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to dedicate to the service of his Divine Master, in pursuing the work which he at length submits to his fellow-Christians of the Church of England, with much distrust of its value, but in humble reliance on the blessing of the Almighty, if it should be found consistent with the saving truths of the Gospel,-calculated to uphold the faith in unity of spirit, and in the bond of peace, -and fitted to promote the glory of Him who has been graciously pleased to grant the opportunity requisite for its accomplishment.
The objects which the Author has proposed himself, he thinks it but candid, and incumbent on him, to state. He is not vain enough to flatter himself, that he has so far succeeded according to his wishes, as to have his labours considered of any great importance to his Clerical Brethren- he has not the presumption to assume the office of their instructor; but it is his wish, in the very first place, that his Compendium may not be altogether useless even to them, as a book of reference, in which they may find the substance, he believes, of nearly all that has been said at large upon the various points, to which they must continually allude in the course of their ministerial duties. They will find at once the greater part of the passages of Scripture, relating
to each particular head of met gether; they will find al te thorities which they can reware poses;-they will and muca.
mire in the forcible superseding early Catechists. It, dobiless. wi a character deserving of her mar: OREOS the language of controversy as seen avoided. Would it were 1ossible controverted subjects! or, rather hat in jects were controverted, it fose mies impossible to avoid!
It has been a source of 10 mail su Author, in the prosecution as wit. 12 could not, consistently with te ry ante divest many of his sections abomated pearance. The style of al were writing must necessanti se try at Mess but those who have themsetren
d difficulty of avoiding it, wil je te must scr excuse a positive, affirmator HE TIME able points, where it is imorate the many very contradictory agents have involved the study of timiş a intricacy and doubt, and are tone a det jury to the cause of vital Christiants,
The object of such a work a la
discuss, but to state, concisely, what the Author believes to be the right interpretation of the Church of England, as it is to be learned from a comparison of her authorized Formula
laries, and the public Writings of her Founders, with the standard of Scripture-to which she desires to be referred. It need scarcely be asserted, that the "Summary" is in strict accordance with the Author's own view of Doctrines and Morals, as he supposes them to be upheld by the Church to which he has the happiness to belong but he solemnly affirms, that he has not knowingly added, warped, or omitted a single syllable for the purpose of countenancing any peculiar opinion of his own, or of opposing those who may differ from him. He has carefully perused the works of writers on both sides of many questions which occur in the course of his enquiry; and has often derived great assistance from those with whom he does not in all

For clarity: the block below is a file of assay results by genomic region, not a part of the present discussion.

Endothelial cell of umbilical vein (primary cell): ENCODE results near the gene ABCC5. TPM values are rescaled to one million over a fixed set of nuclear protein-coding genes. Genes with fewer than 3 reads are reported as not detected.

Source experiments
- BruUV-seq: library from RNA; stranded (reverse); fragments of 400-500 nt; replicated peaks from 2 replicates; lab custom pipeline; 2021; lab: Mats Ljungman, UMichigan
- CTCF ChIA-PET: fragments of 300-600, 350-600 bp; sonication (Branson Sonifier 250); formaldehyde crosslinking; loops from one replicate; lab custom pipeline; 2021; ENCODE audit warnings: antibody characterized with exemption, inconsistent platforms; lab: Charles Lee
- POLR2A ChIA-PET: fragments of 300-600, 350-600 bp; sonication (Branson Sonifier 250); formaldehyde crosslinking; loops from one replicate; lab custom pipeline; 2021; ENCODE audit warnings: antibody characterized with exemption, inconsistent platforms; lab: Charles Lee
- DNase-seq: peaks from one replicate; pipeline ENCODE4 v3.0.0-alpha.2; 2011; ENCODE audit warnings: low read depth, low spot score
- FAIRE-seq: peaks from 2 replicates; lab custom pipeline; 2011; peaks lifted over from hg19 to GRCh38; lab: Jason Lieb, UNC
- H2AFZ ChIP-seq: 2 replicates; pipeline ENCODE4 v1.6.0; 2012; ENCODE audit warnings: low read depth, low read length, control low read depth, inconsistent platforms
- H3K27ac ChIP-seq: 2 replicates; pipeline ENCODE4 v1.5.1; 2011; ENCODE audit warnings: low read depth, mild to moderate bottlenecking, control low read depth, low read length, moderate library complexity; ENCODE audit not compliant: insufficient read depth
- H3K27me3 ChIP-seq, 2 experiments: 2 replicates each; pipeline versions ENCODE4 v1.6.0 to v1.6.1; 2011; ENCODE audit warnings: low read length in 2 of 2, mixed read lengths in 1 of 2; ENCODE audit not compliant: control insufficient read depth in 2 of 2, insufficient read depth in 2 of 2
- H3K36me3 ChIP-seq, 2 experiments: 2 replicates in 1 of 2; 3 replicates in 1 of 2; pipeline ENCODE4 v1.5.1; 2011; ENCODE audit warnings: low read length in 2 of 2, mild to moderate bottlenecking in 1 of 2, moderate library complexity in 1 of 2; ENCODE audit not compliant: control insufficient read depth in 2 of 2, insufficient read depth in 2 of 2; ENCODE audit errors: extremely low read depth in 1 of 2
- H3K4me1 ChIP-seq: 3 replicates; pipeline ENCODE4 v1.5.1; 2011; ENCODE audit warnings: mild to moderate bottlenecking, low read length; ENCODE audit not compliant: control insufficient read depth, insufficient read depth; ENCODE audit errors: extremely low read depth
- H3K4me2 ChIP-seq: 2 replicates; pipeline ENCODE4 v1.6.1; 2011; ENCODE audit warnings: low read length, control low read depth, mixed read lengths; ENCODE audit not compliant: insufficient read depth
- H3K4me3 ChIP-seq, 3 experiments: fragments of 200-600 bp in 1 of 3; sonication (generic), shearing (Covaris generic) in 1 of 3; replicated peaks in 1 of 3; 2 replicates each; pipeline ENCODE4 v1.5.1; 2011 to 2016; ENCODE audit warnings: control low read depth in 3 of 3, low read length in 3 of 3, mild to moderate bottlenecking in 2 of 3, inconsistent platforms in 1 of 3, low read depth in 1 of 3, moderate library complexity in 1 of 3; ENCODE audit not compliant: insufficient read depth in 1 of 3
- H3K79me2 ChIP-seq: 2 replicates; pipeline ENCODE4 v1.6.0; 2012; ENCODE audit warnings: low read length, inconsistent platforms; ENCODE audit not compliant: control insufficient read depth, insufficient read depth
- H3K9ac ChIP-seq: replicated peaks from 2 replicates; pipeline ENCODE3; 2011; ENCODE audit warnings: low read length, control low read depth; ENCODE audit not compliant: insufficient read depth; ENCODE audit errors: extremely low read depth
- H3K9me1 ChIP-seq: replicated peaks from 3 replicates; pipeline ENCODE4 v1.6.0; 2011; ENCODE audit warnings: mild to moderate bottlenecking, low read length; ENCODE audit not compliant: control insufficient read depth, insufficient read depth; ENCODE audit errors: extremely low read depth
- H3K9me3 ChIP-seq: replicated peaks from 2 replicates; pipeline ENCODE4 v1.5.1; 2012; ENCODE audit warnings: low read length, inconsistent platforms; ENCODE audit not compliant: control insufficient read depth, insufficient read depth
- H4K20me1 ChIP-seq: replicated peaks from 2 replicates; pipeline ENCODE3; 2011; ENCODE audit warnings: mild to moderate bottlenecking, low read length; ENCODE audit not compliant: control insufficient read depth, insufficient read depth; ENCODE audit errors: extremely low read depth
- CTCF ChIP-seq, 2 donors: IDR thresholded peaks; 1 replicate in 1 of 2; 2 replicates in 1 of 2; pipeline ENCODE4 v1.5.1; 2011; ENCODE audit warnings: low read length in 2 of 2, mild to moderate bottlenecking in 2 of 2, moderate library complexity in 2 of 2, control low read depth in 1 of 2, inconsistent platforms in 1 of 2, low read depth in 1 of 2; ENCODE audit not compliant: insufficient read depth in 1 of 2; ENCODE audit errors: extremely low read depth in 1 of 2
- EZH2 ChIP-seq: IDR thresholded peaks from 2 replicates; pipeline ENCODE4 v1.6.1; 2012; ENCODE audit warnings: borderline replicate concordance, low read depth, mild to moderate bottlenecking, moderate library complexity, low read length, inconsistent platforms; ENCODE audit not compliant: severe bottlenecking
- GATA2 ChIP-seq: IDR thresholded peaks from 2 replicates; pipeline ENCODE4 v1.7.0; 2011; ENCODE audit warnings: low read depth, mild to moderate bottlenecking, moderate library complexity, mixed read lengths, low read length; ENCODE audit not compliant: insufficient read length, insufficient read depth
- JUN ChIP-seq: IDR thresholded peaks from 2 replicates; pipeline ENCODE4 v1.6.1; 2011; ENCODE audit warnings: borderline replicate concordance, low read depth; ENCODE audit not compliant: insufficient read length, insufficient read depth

things agree. He trusts that he is open to
conviction; and, that if he have not seen reason to change his opinions, his retaining them has not arisen merely from wilful perverseness, or from a prejudiced adherence to any one name or school, rather than another. That his principles should be approved by all his Brethren, he is not san
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Liturgy, and the Works of the Reformers, may form an useful manual, and save much time and trouble to those whose every moment ought to be held most precious, while they are qualifying themselves for the important trust about to be committed to them: he hopes that it may benefit them still more,-in a way for which they will never cease to be thankful-that it may give them a clear connected view of all the great doctrines of our holy faith, and of all the practical consequences attendant on the profession of them;-that it may enable them to observe in the parallel writings of men, who have been in their day the lights and ornaments of their sacred profession, the same tone of pure exalted piety, the same earnest, anxious zeal in establishing the firm, unvarying principles and motives of Evangelical Morality, and the same mild, humble, unobtrusive spirit of Christian love and forbearance, by which the English Church, in all her declarations, is so eminently distinguished. This view of the subject cannot fail to be advantageous to them; and happy will it be for them, if it should rouse them to emulate the piety and virtues of the Fathers of that Church, which it is now their duty to adorn by the conspicuous holiness of their lives, and by the